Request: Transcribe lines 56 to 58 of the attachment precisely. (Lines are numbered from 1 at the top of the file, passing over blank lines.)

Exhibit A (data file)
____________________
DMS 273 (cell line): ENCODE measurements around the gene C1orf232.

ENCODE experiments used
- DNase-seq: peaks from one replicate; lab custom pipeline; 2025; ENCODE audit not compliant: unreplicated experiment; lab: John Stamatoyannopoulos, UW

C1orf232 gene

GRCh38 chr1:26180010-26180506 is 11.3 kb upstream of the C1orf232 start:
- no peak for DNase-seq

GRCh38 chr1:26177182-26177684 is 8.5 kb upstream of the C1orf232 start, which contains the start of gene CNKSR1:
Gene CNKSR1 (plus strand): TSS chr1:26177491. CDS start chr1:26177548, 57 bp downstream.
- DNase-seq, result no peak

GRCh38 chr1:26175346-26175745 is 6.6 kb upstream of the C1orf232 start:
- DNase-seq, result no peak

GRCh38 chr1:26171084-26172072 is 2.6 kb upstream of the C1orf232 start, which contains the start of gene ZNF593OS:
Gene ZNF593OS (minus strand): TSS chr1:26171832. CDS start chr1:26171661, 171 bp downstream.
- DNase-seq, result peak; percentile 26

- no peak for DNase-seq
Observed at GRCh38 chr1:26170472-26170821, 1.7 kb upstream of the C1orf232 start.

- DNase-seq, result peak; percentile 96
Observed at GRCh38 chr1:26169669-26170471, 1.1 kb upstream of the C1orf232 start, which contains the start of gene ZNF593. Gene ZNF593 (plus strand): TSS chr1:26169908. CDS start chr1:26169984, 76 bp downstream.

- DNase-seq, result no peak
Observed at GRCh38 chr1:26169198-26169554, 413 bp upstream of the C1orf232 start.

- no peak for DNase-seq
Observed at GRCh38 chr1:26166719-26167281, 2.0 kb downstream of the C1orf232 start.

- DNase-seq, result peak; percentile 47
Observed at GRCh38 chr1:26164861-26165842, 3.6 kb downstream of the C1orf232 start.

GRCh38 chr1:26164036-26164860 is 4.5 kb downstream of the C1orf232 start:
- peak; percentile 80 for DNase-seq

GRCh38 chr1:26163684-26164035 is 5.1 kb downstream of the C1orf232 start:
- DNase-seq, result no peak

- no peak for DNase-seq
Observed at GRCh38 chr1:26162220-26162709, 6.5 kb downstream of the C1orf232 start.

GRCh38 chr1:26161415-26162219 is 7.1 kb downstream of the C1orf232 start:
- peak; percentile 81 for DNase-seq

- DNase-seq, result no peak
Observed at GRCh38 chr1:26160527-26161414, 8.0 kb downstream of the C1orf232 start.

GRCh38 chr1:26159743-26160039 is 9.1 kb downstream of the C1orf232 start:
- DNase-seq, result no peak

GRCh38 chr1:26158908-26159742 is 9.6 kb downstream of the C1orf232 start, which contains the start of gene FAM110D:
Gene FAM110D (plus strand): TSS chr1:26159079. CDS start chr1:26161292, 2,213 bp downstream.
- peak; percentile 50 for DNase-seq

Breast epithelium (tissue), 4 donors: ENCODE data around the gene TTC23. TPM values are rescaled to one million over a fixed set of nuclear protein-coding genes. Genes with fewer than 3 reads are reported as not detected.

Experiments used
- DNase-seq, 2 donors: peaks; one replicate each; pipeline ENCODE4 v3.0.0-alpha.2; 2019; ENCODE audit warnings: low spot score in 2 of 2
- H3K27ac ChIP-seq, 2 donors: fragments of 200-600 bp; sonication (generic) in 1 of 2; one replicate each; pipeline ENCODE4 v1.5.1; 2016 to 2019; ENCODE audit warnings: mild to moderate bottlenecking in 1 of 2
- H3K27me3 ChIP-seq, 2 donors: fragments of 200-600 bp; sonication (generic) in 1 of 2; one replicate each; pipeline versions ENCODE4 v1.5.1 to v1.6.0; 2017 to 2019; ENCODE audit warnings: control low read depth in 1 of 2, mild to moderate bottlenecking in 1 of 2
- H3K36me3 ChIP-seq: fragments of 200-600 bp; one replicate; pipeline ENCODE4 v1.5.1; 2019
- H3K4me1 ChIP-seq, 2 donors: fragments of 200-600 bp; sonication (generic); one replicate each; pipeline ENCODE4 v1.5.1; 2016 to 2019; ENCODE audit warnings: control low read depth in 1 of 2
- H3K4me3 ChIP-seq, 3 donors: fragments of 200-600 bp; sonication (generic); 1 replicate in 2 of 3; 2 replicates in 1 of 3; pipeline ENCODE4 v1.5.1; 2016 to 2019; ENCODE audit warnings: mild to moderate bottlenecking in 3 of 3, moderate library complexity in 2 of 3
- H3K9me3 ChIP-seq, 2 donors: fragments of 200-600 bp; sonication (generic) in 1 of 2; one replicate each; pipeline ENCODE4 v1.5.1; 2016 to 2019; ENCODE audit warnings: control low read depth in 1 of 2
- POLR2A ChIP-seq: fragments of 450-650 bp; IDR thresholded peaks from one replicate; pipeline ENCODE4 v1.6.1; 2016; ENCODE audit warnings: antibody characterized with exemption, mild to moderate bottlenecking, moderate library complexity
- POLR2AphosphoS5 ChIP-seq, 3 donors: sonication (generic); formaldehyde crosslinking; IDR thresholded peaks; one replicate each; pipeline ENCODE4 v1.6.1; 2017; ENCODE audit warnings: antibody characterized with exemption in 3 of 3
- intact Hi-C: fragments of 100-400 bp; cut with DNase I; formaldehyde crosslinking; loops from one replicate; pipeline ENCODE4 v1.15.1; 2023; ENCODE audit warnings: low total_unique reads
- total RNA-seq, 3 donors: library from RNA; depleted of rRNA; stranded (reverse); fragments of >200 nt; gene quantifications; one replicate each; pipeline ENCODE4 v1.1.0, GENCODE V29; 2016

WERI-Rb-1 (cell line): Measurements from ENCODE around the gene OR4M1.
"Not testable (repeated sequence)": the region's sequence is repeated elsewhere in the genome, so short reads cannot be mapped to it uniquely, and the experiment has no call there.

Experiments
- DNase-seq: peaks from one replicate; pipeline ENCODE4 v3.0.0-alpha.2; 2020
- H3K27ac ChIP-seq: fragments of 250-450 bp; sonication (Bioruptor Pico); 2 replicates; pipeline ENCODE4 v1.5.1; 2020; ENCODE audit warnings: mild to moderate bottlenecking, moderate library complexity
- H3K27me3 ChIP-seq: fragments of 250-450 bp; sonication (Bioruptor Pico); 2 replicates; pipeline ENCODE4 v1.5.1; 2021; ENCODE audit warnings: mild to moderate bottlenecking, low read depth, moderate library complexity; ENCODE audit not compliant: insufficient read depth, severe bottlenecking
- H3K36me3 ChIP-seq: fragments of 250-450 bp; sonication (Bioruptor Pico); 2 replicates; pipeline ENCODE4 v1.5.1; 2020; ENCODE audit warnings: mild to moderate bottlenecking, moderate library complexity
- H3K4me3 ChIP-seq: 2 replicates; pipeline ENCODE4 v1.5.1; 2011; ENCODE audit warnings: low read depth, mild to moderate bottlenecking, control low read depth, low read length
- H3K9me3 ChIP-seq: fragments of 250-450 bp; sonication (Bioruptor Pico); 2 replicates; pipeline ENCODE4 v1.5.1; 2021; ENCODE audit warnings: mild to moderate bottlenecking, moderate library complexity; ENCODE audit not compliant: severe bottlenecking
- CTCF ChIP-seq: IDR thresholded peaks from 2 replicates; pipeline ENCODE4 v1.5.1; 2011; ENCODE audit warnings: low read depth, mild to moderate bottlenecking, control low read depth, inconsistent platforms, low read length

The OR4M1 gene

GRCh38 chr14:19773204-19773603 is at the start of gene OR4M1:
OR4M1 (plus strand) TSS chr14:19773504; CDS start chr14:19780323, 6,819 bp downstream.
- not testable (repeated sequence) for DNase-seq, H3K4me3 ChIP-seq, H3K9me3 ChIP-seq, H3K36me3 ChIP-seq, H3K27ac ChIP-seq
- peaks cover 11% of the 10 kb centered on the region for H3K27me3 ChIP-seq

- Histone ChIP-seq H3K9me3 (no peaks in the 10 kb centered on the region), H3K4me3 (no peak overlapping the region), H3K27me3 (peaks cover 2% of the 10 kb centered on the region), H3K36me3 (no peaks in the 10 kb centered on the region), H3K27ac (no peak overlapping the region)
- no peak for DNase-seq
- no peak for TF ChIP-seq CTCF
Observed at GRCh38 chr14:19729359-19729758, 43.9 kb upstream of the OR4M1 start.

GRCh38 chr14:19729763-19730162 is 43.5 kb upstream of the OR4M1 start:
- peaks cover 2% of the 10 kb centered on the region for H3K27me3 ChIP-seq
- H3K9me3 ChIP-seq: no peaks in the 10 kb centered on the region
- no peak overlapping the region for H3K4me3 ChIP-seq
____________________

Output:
- DNase-seq: peaks from one replicate; pipeline ENCODE4 v3.0.0-alpha.2; 2020
- H3K27ac ChIP-seq: fragments of 250-450 bp; sonication (Bioruptor Pico); 2 replicates; pipeline ENCODE4 v1.5.1; 2020; ENCODE audit warnings: mild to moderate bottlenecking, moderate library complexity
- H3K27me3 ChIP-seq: fragments of 250-450 bp; sonication (Bioruptor Pico); 2 replicates; pipeline ENCODE4 v1.5.1; 2021; ENCODE audit warnings: mild to moderate bottlenecking, low read depth, moderate library complexity; ENCODE audit not compliant: insufficient read depth, severe bottlenecking